The US has slipped four notches in a global survey of transparency in the commercial property market, with a number of newly emerging leaders in Europe and Asia. The latest Jones Lang Lasalle survey shows that with real estate players in traditionally transparent markets focused on survival, these commercial property markets have experienced less liquidity and more volatility. See the following article from HousingWire for more on this.
When it comes to transparency in the commercial real estate market, a number of European markets are catching up with the traditional leaders, according to the latest two-yearly index by real estate services firm Jones Lang LaSalle (JLL: 65.64 -1.17%).
Sweeden, Ireland and France now rank among the top-ten most transparent commercial property markets compared to the 2006-2008 report, catching up with some of the traditional leaders — Australia, New Zealand, the United Kingdom, the United States and Canada.
Of the 15 global markets that moved up in rankings, nine are in Europe and the other six are in the Asia Pacific.
The US now ranks 6 in the GRETI 2010 highly transparent markets list:
The United States slipped four spots since the last JLL global CRE transparency index. By way of comparison, Ireland moved up two places, Sweden three and France four spots.
“It suggests that the recent turmoil in global financial, economic and real estate markets has impacted on market behavior, with real estate players focusing on survival rather than market advancement,” said Jacques Gordon, global head of strategy for LaSalle Investment Management, in a statement.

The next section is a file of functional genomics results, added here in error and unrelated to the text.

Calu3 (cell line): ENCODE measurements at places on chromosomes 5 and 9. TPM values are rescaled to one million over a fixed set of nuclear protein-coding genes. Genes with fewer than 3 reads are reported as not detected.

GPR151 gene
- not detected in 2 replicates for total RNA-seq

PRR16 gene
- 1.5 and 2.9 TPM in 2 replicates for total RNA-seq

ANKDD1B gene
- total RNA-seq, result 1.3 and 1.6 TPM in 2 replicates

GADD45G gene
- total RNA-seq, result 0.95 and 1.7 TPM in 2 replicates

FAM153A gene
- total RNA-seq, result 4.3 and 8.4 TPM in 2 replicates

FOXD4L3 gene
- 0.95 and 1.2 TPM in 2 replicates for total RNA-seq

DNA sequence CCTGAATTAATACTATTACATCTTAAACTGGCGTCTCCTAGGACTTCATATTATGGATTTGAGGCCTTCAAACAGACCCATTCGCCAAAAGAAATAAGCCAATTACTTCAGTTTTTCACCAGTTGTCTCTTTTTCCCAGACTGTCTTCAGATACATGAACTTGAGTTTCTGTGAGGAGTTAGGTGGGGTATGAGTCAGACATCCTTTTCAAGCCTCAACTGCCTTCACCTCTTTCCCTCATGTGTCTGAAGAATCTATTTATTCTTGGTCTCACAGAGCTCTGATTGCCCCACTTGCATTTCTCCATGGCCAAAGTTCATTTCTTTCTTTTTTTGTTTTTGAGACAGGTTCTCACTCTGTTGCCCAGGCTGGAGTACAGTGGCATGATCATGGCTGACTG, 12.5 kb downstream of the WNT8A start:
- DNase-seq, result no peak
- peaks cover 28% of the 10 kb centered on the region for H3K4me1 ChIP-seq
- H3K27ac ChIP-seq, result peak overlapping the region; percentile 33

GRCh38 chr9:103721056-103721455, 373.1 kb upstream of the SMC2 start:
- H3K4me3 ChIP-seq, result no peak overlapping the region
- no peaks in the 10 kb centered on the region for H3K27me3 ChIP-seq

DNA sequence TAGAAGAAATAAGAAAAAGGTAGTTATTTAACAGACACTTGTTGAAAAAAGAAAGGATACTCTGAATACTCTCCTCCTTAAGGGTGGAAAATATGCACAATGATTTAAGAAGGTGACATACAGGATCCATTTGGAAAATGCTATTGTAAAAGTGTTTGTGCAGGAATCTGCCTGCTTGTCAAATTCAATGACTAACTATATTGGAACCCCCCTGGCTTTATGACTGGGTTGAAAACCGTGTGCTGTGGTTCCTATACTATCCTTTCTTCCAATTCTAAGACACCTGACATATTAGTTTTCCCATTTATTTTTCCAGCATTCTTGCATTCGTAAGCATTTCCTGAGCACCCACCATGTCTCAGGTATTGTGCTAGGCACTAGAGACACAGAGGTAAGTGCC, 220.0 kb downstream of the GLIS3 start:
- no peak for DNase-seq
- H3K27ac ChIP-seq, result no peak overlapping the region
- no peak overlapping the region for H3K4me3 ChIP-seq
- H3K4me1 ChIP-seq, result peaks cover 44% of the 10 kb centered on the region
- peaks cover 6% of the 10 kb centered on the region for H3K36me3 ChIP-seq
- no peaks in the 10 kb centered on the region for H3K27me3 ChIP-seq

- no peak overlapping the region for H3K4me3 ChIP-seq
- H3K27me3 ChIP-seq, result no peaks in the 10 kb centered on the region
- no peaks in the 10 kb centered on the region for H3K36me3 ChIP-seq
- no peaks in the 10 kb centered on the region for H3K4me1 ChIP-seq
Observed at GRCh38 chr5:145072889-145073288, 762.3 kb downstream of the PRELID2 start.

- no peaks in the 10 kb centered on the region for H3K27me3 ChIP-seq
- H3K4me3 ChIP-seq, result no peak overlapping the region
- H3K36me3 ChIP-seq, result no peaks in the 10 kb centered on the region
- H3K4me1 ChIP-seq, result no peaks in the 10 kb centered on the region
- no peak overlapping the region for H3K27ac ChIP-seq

He added: “It is interesting to note that the most highly transparent countries experienced illiquidity and volatility over last two years, despite their positions at the top of the transparency rankings.”
The US boasts the highest score globally in market fundamentals, and also ranks high in the performance measurement category. The US scores relatively lower in the regulatory and legal category, as well as the transaction process category.
Interests are typically aligned between management and shareholders in the majority of US real estate investment trusts (REITs), though at times a misalignment can compromise the country’s score in the regulatory and legal category, Jones Lang LaSalle said.
The availability of information on pre-sales brings down the US transaction process sub-index score, and the country has not obtained a highly-transparent rating on lending regulations.
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